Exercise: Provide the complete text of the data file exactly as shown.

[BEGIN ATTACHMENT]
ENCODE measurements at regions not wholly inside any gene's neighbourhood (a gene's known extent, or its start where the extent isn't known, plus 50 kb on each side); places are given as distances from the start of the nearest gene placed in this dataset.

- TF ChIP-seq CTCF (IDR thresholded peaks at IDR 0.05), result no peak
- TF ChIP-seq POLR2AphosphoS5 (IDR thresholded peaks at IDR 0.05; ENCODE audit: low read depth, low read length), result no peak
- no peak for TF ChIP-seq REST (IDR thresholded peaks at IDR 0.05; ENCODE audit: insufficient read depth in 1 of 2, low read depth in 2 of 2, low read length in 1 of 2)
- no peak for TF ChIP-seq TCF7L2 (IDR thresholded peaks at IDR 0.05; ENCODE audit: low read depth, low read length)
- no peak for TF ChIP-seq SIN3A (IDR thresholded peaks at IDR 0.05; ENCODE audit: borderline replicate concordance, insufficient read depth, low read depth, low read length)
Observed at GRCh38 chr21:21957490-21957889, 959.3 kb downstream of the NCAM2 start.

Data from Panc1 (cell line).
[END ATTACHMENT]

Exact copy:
ENCODE measurements at regions not wholly inside any gene's neighbourhood (a gene's known extent, or its start where the extent isn't known, plus 50 kb on each side); places are given as distances from the start of the nearest gene placed in this dataset.

- TF ChIP-seq CTCF (IDR thresholded peaks at IDR 0.05), result no peak
- TF ChIP-seq POLR2AphosphoS5 (IDR thresholded peaks at IDR 0.05; ENCODE audit: low read depth, low read length), result no peak
- no peak for TF ChIP-seq REST (IDR thresholded peaks at IDR 0.05; ENCODE audit: insufficient read depth in 1 of 2, low read depth in 2 of 2, low read length in 1 of 2)
- no peak for TF ChIP-seq TCF7L2 (IDR thresholded peaks at IDR 0.05; ENCODE audit: low read depth, low read length)
- no peak for TF ChIP-seq SIN3A (IDR thresholded peaks at IDR 0.05; ENCODE audit: borderline replicate concordance, insufficient read depth, low read depth, low read length)
Observed at GRCh38 chr21:21957490-21957889, 959.3 kb downstream of the NCAM2 start.

Data from Panc1 (cell line).